Hortonworks Goes Broad and Deep with HDP 2.2
From full support for Apache Spark, Apache Kafka, and the Cascading framework to updated management consoles and SQL enhancements in Hive, there’s something for everybody in Hortonworks’ latest Hadoop distribution, which was revealed today at the Strata + Hadoop World conference in New York City.
Hadoop started out with two main pieces: MapReduce and HDFS. But today’s distributions are massive vehicles that wrap up and deliver a host of sub-components, engines, and consoles that are desired and needed for running modern Hadoop applications. Ensuring that each of the pieces in the Hadoop stack works with all the others is what Hadoop distributors like Hortonworks do.
Jim Walker, director of product marketing for the Palo Alto, California company, breaks it down into vertical and horizontal approaches. “Vertically, we’re going to integrate each one of these engines…both into YARN and then deeper into HDFS,” he says. “But we’re also making sure that I’m not integrating those horizontally across the key services of governance, security and operations.”
A shiny new engine in the guise of Apache Spark is undoubtedly the highlight of Hortonworks Data Platform (HDP) version 2.2. Hortonworks had offered Spark–the in-memory processing framework that’s taken the Hadoop community by storm in 2014–as a technical preview earlier this year, but HDP customers should get better value from Spark with version 2.2. thanks to the work Hortonworks has done to integrate Spark into Hadoop.
Likewise, support for the Apache Kafka messaging layer in HDP 2.2 should help Hortonworks customers add real-time data feeds for Hadoop applications. The vendor seeks Kafka–which was originally developed by LinkedIn–front-ending real-time streaming applications built in Storm and Spark. It also sees Kafka as a key player in enabling “Internet-of-Things” types of applications.
Hortonworks has been working closely with Concurrent, the company behind the Cascading framework, to integrate Cascading into Tez and YARN, two key components of the modern Hadoop 2 architecture. That work is complete and now the Cascading development framework is a first-class citizen in Hadoop 2, and fully supported in HDP 2.2. For Hortonworks customers, it means they can now write scalable Hadoop apps applications using an easy-to-use Java or Scala API, which shields them from the complexity of low-level MapReduce coding.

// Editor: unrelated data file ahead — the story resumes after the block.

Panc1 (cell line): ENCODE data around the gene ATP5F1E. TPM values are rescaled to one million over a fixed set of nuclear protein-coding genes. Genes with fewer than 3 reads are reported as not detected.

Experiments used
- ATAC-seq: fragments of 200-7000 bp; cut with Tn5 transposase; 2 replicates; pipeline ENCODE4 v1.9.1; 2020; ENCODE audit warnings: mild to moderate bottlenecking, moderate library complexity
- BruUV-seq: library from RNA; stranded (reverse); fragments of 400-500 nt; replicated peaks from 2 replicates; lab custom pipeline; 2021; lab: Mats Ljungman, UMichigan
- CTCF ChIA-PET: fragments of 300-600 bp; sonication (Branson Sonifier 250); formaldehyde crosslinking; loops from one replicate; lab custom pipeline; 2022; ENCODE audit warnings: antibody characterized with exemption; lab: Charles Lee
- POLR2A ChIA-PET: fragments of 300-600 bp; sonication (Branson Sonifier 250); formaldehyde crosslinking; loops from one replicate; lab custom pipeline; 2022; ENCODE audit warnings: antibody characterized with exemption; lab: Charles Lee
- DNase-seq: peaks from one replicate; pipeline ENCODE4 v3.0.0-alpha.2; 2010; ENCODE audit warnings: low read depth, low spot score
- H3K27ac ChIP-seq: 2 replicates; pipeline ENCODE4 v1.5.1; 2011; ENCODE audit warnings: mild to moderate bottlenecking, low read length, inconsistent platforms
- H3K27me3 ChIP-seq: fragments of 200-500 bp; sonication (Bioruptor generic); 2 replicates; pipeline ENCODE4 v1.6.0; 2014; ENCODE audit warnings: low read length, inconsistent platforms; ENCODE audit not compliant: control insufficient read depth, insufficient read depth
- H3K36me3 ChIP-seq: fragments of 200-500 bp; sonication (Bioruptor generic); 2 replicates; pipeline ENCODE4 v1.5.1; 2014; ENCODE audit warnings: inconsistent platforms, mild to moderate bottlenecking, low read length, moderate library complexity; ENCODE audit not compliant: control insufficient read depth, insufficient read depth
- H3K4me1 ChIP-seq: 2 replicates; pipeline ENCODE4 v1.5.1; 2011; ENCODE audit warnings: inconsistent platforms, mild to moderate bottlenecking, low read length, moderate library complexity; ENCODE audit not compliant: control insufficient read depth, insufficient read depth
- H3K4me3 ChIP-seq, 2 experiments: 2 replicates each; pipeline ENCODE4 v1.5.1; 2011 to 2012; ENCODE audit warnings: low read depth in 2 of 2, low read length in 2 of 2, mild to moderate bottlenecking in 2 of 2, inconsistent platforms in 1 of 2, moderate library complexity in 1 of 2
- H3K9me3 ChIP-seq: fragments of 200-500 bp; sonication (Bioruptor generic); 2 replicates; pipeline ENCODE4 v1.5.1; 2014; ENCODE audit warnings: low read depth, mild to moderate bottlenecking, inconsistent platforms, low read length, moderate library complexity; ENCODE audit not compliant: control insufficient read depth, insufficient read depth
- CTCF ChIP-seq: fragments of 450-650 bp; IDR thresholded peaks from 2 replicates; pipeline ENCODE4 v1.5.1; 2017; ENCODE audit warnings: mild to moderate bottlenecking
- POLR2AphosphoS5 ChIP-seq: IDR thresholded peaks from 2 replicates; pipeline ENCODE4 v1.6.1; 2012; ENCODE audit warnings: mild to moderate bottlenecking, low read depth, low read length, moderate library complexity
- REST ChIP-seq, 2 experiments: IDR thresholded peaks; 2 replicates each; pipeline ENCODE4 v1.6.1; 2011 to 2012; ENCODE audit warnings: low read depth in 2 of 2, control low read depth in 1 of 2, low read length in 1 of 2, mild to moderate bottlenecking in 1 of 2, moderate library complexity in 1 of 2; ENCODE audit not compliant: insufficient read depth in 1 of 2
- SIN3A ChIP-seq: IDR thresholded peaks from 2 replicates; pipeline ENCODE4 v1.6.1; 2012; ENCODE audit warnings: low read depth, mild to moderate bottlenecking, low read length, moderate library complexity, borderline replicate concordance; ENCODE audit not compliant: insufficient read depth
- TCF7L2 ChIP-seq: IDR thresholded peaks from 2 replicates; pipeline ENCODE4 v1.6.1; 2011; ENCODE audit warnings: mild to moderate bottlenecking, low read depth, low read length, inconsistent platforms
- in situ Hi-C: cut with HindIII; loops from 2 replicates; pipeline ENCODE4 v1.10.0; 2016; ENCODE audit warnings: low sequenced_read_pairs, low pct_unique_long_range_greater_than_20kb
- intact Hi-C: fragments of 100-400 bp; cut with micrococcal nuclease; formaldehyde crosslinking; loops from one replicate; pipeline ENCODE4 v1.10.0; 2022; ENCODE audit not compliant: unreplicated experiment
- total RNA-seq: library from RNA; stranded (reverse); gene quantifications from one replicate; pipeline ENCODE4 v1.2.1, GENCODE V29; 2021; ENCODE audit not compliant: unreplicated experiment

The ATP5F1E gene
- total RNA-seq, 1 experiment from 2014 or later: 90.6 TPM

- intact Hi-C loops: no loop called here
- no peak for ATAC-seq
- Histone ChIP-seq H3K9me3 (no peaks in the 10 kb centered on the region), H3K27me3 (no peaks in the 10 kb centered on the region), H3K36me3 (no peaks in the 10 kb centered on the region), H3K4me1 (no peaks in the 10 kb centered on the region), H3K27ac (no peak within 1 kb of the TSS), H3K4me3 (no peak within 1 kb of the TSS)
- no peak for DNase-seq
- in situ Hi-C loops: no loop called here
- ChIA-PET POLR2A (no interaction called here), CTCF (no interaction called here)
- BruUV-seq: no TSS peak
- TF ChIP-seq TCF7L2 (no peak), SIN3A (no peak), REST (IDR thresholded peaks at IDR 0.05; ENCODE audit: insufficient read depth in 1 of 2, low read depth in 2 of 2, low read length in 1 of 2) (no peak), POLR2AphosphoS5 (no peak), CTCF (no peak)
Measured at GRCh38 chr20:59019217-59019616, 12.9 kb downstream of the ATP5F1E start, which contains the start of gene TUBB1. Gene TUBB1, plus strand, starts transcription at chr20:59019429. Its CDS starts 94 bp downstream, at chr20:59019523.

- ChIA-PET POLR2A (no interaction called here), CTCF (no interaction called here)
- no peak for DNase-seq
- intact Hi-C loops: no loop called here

HDP 2.2 also brings a host of Apache Hive enhancements for running interactive SQL queries against Hadoop data, as well as the completion of the first phase of the Stinger.next initiative. While Hive .14 hasn’t been finalized yet, that’s almost certainly the nomenclature that will be carried in HDP 2.2 when the Hive community finalizes version .14.
Among the Hive enhancements are support for ACID transactions during data ingestion, which will make it easier to prepare data to be queried, Walker says. “If I’m streaming data in via Storm, I can write these things directly into Hive in real-time, so it’s instantly accessible via a SQL engine as well,” he says. “I couldn’t do that before because basically we were just kind of appending to rows. Now with support for updates and deletes and inserts, we can do these sort of workloads or accommodate these cross engine workloads in Hive.”
The version of Hive that will be in HDP 2.2 when it ships in November will also include a cost-based optimizer, which will give Hive some of the more advanced query capabilities–such as support for star schema joins and complex multi-joins–that are commonplace in established data warehousing products.
Hortonworks is also rolling out a new release of Argus, its centralized console for establishing and enforcing security policies within a Hadoop cluster. Argus is based on the technology Hortonworks obtained (and subsequently donated to open source) in its June acquisition of XA-Secure, and is currently in the incubation stage at the Apache Software Foundation. With HDP 2.2, Hortonworks extended Argus so that it can work with the security aspects of the Spark, Storm, Hive, and HBase engines.
There’s also work being done around Apache Ambari, the open source centralized management and control console for Hadoop. With HDP 2.2, Hortonworks is supporting the Ambari Views Framework, which allows third-parties to create custom views within the Ambari console. It also introduces Ambari Blueprints, which simplifies the process of defining a Hadoop cluster instance.
As Hadoop clusters go into production, downtime becomes a bigger issue, so Hortonworks introduced the concept of rolling upgrades with this release. The feature uses the HDFS High Availability configuration to allow users to upgrade their clusters without downtime.
HDP 2.2 marks the second major release of the product since the company unveiled its first Hadoop 2 offering a year ago. A lot of water has passed under the Hadoop bridge since then, says Walker, and the promise of Hadoop as a big data architecture keeps growing.
“It’s nothing short of astonishing how much work is going on in and around the Hadoop ecosystem,” Walker says. “We have digitized our society. We have changed the way we think. We changed the way we differentiate ourselves. And it’s all comes back to the data, to becoming a data-driven business and undertaking some sort of journey to get to that end.”